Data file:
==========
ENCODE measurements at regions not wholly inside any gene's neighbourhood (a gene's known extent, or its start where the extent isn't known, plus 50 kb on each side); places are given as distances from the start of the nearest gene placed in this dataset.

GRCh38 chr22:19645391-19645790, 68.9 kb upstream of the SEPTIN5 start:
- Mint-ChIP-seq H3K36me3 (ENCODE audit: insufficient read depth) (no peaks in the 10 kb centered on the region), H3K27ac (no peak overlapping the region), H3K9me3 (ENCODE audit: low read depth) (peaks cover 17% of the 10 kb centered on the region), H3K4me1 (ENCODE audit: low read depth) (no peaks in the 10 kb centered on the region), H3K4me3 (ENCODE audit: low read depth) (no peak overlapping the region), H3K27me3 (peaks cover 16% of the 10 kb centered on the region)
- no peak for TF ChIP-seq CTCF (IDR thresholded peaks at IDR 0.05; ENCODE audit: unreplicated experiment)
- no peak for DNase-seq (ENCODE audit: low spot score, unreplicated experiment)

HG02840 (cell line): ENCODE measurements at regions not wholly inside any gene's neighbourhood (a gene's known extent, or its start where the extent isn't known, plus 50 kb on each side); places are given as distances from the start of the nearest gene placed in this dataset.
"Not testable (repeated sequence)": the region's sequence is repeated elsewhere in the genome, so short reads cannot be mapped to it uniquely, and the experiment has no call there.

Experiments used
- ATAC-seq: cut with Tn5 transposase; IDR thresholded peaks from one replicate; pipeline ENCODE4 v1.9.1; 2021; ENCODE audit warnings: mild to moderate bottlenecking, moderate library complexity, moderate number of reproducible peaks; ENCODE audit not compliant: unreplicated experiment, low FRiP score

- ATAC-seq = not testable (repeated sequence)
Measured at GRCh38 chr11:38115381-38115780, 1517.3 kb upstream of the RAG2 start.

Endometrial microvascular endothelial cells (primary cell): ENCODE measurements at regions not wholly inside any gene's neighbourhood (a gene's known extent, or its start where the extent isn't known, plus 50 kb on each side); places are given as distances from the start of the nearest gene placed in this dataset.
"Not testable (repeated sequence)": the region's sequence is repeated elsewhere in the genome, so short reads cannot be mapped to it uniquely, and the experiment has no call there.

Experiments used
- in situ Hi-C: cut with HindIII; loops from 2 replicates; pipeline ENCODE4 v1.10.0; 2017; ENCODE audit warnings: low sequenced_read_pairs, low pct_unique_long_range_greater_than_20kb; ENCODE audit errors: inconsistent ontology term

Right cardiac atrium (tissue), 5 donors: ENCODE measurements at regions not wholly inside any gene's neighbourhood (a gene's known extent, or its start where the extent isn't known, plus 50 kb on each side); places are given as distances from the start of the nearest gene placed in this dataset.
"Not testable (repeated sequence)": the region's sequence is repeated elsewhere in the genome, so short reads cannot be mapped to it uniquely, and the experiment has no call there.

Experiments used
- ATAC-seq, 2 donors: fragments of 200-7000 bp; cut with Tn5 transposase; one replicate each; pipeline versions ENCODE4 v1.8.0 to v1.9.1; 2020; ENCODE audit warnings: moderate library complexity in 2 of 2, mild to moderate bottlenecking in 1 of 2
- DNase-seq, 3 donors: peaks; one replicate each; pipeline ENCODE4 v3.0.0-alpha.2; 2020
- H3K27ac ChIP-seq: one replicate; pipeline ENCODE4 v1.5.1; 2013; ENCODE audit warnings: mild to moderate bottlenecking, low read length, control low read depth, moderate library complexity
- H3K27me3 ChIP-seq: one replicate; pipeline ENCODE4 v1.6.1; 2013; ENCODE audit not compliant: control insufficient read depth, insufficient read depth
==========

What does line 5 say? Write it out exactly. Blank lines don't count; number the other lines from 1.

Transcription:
- no peak for DNase-seq (ENCODE audit: low spot score, unreplicated experiment)